The study reported in The Lancet analysed the outcomes of 4,068 cases of witnessed collapse of adults in the Kanto area in Japan. "For cardiac arrest, the term ‘rescue breathing’ is actually a paradox," says Gordon A. Ewy, MD, director of the Sarver Heart Center at The University of Arizona in Tucson. "We now know that not only is it not helpful, but it’s often harmful."
Studies showed that because current cardiopulmonary resuscitation (CPR) guidelines call for mouth-to-mouth ventilations, the majority of people would not perform CPR on a stranger, partly out of fear of contracting diseases. Even if bystanders are willing to perform mouth-to-mouth ventilation, it takes too much time away from chest compressions, which have to be continuous to improve the chance of survival.
"We have found that the survival rate is higher even when the blood has less oxygen content, but is moved through the body by continuous chest compressions, than when the blood contains a lot of oxygen but is not circulated well because chest compressions are interrupted for mouth-to-mouth ventilations," Ewy says.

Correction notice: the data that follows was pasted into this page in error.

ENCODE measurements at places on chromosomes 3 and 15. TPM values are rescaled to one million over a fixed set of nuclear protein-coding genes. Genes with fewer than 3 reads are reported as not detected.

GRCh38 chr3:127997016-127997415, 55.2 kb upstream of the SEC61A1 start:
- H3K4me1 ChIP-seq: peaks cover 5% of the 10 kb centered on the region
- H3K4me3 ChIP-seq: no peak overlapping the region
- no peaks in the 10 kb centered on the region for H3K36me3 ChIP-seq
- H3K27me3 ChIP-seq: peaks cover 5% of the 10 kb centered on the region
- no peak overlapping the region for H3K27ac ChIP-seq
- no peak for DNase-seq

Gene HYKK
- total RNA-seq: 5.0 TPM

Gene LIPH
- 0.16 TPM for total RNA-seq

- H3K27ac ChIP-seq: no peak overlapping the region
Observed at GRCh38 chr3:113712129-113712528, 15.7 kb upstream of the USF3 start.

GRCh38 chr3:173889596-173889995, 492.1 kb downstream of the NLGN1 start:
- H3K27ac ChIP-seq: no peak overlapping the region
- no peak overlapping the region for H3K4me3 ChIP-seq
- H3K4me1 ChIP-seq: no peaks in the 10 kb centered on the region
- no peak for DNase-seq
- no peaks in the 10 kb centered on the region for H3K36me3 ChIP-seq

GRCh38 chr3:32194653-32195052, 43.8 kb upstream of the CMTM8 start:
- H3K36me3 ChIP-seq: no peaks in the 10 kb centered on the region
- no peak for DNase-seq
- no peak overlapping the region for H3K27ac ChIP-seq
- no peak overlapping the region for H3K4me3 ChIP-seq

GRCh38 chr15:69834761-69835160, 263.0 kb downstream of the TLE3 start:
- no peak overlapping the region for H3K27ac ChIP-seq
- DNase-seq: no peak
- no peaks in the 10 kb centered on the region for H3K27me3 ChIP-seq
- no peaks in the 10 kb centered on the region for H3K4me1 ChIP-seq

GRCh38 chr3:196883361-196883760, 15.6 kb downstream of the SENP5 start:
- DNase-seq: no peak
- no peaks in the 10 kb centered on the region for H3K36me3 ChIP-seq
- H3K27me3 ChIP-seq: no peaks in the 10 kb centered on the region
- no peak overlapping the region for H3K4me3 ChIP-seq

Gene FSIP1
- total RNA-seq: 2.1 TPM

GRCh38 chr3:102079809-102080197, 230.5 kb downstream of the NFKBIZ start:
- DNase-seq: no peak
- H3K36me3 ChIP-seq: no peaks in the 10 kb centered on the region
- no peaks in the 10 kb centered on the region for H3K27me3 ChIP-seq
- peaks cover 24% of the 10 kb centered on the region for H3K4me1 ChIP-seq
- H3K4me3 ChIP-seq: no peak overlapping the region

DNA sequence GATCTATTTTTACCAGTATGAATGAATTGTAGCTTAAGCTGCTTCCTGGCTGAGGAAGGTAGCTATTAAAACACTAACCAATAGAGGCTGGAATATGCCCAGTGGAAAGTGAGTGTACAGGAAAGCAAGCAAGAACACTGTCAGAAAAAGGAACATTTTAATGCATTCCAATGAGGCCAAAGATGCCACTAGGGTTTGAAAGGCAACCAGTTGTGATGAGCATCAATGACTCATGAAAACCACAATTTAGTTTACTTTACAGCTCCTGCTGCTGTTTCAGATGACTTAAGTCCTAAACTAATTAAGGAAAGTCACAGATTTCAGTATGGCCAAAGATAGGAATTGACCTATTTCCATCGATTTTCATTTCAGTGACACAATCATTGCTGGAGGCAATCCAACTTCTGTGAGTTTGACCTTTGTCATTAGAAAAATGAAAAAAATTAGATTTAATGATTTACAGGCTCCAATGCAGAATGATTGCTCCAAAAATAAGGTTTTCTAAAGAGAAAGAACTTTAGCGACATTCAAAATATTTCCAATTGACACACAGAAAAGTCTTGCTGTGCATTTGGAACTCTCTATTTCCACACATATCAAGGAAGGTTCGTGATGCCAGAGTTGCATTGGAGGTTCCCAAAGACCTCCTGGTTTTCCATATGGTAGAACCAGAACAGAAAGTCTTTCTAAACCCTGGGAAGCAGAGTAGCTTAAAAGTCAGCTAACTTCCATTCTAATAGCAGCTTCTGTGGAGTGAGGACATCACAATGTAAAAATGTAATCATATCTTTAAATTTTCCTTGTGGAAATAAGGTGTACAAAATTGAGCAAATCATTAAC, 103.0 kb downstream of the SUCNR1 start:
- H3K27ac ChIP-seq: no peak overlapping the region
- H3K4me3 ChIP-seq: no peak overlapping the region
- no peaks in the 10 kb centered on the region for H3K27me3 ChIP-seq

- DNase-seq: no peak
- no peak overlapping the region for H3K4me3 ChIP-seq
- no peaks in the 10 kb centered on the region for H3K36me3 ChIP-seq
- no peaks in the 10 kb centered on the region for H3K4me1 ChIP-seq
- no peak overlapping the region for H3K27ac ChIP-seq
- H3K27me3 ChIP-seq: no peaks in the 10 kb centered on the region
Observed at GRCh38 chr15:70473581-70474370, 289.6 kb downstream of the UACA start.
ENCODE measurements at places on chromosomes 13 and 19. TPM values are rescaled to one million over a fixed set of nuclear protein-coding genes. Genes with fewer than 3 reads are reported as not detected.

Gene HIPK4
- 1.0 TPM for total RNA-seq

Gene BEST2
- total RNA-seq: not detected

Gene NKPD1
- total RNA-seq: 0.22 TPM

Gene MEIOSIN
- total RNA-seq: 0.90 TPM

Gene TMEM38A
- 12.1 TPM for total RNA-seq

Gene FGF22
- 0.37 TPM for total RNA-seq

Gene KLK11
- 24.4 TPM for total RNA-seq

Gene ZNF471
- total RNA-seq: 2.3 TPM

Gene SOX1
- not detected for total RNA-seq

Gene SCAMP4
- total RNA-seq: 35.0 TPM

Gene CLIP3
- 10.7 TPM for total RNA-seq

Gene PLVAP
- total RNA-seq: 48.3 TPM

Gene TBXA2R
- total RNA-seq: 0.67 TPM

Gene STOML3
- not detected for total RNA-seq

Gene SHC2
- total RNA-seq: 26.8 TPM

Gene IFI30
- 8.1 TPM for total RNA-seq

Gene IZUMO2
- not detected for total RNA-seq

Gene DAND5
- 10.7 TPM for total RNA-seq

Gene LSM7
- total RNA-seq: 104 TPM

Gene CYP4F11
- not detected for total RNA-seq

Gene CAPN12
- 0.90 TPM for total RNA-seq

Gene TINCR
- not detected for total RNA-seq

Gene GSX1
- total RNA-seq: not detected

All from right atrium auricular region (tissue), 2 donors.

Among these patients, the researchers found the percentage surviving with a favourable neurological outcome to be 19.4 percent if bystanders administered chest compressions without mouth-to-mouth ventilations. In contrast, the favourable neurological survival rate in those who received chest compressions and mouth-to-mouth breathing was only 11.2 percent.
While the study provides unequivocal evidence that chest-compression-only resuscitation boosts survival rates for out-of-hospital cardiac arrest, Ewy points out that, for respiratory arrest such as near-drowning, drug overdose or choking, guideline CPR consisting of 2 breaths after every 30 chest compressions is still the appropriate method.
MEDICA.de; Source: University of Arizona